Now, where did I get this item? I happened to be indexing the first forty volumes of the Journal of American Folklore – that’s how I was earning my way through Columbia, for fifty cents an hour. If you start trying to index a thing like that believe me, as you go through a volume it becomes damned boring. So every once in a while, you say: “Oh, what the hell, at fifty cents an hour I’ll read a paper.”
There were several papers by a man named Garrick Mallery. He was an American ethnologist, and he was particularly interested in survivals. In regard to the hat bow, his explanation was that this was a survival of something which had once been more functional. At the back end of the hat ribbons were attached, and one wore the hat with ribbon streamers; style had gradually dictated that these become smaller and smaller, until they were finally stuck up inside the hat, and disappeared into the bow. So much for hats and Malinowski.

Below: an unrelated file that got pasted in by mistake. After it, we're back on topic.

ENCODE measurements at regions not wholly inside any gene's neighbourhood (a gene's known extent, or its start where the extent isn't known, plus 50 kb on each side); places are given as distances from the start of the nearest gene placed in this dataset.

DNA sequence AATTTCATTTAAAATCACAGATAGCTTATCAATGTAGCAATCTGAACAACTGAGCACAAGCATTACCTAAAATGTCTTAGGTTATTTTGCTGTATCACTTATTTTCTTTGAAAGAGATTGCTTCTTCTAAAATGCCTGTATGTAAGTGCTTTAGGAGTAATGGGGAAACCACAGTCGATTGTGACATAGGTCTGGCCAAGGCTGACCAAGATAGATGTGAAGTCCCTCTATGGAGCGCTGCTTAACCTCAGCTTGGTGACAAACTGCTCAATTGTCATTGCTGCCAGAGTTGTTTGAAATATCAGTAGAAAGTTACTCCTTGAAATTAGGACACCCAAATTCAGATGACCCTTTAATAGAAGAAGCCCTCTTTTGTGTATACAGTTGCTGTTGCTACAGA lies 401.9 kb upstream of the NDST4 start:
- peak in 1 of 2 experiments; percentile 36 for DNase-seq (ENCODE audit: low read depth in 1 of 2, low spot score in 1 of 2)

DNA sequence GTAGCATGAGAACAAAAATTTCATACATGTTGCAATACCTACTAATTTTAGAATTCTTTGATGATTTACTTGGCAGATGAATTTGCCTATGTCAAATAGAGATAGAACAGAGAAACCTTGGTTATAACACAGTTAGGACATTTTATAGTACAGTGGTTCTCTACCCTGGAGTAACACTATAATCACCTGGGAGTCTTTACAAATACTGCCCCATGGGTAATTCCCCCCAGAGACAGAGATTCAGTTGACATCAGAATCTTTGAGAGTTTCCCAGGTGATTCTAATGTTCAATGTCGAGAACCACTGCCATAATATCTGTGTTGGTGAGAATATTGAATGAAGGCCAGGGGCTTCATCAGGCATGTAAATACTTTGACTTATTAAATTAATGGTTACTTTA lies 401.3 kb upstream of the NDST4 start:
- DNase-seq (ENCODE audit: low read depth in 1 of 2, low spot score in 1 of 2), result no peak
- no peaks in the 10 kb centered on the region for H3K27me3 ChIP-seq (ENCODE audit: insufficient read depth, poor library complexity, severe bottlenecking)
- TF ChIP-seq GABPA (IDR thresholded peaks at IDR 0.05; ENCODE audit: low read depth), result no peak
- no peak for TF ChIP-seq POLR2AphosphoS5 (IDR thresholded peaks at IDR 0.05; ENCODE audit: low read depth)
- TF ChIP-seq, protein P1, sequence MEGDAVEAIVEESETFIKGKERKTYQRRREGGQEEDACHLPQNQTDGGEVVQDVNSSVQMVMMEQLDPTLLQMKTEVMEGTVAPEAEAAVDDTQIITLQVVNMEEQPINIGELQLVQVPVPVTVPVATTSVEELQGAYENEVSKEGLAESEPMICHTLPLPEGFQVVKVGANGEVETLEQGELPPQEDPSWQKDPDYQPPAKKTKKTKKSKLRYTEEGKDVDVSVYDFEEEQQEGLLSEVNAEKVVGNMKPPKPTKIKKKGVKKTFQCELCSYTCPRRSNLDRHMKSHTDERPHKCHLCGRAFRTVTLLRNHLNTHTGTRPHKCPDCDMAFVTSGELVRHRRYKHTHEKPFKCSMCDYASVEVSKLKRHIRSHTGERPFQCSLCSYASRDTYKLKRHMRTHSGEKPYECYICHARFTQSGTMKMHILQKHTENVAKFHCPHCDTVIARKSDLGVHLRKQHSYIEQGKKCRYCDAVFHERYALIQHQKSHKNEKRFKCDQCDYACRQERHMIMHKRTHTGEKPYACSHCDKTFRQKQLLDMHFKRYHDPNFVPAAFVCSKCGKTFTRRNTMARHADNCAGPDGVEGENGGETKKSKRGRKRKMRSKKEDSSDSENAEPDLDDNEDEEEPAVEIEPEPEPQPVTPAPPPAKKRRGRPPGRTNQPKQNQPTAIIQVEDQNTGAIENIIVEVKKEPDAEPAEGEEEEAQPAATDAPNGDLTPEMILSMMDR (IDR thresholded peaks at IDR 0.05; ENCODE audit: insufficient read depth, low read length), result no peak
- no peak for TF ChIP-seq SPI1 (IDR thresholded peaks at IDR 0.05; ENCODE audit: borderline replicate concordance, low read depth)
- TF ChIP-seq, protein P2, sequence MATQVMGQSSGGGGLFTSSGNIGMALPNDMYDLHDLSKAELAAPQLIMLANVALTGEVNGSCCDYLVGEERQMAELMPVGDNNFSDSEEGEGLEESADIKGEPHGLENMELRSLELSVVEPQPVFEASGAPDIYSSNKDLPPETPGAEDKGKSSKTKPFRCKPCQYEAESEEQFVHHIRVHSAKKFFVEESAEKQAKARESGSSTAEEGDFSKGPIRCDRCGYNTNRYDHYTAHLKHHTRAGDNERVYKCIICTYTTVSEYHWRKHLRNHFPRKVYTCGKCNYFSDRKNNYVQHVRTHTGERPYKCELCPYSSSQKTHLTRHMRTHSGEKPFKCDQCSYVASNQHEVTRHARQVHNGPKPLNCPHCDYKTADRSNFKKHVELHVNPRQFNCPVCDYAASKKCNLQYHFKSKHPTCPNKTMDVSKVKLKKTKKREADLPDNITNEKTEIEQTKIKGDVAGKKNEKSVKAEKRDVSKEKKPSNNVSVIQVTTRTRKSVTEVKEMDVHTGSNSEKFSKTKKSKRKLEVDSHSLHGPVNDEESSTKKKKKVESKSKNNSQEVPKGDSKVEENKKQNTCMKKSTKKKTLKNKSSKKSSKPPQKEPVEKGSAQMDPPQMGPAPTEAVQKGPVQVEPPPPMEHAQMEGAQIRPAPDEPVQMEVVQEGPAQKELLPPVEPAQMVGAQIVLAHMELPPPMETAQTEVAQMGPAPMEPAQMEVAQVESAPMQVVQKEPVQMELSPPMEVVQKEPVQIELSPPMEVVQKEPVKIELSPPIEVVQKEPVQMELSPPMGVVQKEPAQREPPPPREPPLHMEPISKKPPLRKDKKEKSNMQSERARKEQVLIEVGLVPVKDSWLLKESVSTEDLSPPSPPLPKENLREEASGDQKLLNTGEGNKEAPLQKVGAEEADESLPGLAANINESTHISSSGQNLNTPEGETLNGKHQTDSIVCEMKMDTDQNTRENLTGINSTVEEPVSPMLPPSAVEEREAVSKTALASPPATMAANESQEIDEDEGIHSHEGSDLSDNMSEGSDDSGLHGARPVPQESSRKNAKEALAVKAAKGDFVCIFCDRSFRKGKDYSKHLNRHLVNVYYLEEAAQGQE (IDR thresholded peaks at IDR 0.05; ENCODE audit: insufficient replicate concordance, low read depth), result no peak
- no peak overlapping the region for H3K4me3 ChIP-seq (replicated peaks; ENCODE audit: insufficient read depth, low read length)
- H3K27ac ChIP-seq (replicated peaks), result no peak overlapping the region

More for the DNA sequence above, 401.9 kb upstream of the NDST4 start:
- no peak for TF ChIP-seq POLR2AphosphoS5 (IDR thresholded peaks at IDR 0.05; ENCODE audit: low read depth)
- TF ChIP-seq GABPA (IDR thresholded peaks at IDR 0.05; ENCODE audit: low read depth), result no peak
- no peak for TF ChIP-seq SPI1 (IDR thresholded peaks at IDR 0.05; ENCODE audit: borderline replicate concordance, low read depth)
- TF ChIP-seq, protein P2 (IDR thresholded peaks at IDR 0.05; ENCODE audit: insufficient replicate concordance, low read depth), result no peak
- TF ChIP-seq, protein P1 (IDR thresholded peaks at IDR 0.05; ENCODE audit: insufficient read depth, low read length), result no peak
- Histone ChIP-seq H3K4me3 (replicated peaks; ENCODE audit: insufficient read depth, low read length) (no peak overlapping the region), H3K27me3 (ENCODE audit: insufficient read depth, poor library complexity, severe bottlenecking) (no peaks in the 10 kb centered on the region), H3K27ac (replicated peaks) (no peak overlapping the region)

The 2016 MacArthur Fellows were announced yesterday and — unlike some years — there were no anthropologists on the list. Established back in 1981, the grant was intended not to find “geniuses” (despite the fact that its nicknamed the genius grant) but rather “talented individuals who have shown extraordinary orginality and dedication in their creative pursuits and a marked capacity for self-direction. This year no anthropologists made the cut, but this isn’t how it always goes. Continue reading